Coins can't beat the coppers in breath test
JPR Williams, one of the legendary figures of Welsh rugby, sucked pennies after being stopped for drink-driving in the misguided belief that it would help him to cheat a breath test, a court heard yesterday.
Williams, who was capped 55 times for Wales during the 1970s, five times as captain, was stopped on his way back from a rugby dinner in Richmond, West London, on January 30. He had been driven back to Cardiff but decided to use his own car for the final eight miles of the journey to his home.
He was sitting in the back of a police car when the officer who had stopped him noticed that he was sucking coins.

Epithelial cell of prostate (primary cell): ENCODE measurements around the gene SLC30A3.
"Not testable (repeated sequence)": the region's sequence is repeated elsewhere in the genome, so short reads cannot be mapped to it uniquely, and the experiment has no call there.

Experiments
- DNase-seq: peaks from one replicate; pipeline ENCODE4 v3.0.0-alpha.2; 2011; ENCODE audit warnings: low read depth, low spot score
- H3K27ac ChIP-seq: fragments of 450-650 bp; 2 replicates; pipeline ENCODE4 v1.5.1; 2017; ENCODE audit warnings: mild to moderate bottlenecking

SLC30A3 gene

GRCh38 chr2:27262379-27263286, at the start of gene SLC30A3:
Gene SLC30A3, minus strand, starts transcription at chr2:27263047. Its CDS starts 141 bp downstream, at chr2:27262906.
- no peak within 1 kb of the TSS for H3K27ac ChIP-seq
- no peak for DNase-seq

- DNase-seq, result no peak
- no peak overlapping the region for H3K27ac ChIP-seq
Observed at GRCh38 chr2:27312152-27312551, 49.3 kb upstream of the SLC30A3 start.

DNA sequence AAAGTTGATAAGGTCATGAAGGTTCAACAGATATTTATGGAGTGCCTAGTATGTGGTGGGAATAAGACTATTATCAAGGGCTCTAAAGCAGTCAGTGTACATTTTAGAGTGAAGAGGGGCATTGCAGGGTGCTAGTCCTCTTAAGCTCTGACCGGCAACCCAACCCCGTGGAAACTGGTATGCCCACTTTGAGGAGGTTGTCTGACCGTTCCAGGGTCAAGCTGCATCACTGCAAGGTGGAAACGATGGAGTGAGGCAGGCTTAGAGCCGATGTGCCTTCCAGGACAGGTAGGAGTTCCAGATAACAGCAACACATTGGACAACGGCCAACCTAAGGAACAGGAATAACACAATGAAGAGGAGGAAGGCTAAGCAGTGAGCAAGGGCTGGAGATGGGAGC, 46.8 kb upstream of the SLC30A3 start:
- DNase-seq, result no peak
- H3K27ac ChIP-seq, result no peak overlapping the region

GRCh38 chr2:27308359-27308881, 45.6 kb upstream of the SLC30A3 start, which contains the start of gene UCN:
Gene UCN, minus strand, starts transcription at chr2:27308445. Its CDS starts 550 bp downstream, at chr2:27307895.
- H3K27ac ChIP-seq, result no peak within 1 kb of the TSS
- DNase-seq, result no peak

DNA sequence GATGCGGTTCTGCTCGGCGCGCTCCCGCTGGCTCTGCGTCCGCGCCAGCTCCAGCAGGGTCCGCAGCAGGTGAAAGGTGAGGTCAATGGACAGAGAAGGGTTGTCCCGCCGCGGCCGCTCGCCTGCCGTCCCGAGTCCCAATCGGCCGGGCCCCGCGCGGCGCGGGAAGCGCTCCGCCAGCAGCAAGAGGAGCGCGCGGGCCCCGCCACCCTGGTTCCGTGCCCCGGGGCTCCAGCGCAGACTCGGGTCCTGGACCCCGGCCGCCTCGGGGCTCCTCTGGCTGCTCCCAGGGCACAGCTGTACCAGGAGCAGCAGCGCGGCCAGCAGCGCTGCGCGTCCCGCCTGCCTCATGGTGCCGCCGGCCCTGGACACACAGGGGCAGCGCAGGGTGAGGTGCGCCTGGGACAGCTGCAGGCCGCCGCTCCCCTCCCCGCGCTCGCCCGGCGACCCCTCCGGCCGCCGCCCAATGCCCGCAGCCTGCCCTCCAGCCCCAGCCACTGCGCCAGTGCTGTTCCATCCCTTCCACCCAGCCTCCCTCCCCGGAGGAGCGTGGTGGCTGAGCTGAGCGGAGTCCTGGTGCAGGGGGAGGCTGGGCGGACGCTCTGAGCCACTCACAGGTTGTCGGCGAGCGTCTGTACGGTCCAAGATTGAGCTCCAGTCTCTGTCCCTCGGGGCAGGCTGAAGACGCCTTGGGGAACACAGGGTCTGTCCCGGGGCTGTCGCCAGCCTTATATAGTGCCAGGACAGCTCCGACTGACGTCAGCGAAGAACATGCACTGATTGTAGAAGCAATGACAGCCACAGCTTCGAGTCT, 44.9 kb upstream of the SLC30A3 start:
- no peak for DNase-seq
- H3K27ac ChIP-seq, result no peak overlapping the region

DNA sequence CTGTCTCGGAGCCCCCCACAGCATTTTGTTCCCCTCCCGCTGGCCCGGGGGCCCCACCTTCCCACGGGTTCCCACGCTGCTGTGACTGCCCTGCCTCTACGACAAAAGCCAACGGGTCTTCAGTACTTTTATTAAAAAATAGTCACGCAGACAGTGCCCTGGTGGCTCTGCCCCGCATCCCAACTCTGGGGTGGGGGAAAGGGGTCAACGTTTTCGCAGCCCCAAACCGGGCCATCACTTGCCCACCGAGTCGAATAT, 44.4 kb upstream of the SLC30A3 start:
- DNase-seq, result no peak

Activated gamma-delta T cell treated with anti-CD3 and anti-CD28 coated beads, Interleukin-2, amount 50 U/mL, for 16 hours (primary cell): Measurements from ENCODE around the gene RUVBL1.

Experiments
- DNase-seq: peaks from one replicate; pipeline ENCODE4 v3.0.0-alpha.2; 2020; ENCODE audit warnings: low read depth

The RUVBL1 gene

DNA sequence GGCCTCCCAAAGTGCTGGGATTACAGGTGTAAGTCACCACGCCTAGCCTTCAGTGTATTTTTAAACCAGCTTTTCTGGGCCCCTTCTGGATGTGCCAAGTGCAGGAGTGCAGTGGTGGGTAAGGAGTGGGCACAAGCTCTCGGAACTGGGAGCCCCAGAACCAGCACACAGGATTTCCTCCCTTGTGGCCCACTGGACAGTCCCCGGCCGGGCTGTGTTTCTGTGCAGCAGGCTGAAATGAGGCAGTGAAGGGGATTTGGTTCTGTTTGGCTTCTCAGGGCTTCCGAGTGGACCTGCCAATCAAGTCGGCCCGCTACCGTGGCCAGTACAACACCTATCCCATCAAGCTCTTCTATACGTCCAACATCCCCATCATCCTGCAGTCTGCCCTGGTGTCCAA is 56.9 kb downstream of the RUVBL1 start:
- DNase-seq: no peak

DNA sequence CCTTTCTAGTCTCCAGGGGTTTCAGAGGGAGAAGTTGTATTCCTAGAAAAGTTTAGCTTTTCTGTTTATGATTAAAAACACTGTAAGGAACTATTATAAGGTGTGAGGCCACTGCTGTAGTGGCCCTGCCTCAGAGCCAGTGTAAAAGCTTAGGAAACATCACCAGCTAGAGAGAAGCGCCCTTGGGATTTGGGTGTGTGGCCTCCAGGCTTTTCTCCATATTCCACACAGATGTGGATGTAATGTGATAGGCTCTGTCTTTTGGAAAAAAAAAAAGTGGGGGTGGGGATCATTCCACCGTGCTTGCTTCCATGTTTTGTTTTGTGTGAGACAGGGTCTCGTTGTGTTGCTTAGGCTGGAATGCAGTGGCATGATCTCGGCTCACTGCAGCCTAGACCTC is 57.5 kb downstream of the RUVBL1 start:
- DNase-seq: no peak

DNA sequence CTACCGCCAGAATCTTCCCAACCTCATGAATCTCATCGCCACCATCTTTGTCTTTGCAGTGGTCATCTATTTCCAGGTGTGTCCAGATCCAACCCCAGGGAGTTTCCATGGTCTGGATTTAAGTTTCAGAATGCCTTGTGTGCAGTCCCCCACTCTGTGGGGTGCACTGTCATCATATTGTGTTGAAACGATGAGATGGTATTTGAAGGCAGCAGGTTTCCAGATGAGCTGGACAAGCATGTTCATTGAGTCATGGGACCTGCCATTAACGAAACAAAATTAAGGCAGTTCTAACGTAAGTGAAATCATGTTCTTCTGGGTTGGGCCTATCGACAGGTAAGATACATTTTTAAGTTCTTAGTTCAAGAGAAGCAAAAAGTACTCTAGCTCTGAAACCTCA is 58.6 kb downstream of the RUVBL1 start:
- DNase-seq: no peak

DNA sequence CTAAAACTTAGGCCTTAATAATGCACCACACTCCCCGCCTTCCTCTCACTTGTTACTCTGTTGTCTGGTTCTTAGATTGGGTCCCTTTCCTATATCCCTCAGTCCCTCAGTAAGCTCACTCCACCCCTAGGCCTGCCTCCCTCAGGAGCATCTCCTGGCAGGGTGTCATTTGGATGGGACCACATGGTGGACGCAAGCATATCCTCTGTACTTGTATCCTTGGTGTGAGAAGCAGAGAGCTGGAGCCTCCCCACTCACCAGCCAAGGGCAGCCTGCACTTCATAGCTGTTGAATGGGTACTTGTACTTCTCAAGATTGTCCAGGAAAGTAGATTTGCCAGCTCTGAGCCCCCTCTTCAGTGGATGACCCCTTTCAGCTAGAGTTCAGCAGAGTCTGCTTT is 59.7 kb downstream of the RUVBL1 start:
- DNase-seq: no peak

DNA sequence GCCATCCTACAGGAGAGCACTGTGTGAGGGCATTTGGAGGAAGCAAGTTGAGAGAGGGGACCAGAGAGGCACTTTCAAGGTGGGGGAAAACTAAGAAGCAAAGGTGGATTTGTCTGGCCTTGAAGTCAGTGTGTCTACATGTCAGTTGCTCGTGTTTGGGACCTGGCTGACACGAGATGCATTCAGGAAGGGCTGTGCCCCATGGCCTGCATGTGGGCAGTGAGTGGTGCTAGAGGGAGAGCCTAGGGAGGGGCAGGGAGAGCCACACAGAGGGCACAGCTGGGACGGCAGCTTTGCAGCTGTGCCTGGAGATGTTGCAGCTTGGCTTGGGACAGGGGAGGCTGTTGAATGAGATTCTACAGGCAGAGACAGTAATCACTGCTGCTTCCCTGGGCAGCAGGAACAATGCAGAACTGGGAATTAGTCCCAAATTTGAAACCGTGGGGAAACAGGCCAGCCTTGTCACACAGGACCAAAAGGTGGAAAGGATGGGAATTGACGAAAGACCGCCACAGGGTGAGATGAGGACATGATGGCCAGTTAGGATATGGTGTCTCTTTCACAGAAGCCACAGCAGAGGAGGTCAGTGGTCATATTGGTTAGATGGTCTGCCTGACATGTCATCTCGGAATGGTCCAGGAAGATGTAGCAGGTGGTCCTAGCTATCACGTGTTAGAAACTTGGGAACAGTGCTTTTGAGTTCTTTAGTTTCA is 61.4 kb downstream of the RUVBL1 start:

Hannah Norton, prosecuting, told Cardiff Magistrates' Court: "While in the police car, Mr Williams had to be instructed twice to remove items from his mouth, those being three one penny coins. There is a myth that the copper in coins can interfere with the breathalyser."
The court heard that Williams (61) an orthopaedic surgeon, had failed one test earlier that day. He was stopped again after a car similar to his red Audi was reported stolen. A blood sample after the second test showed 142 milligrams of alcohol in 100 millilitres of blood. The legal limit is 80 milligrams.
Nigel Daniel, representing Williams, said: "Dr Williams was under the foolish apprehension that after a four-hour journey he would be fit to drive. It was a costly mistake.
Williams, who was appointed MBE for services to sport, was fined £380 with £100 costs and banned from driving for 17 months.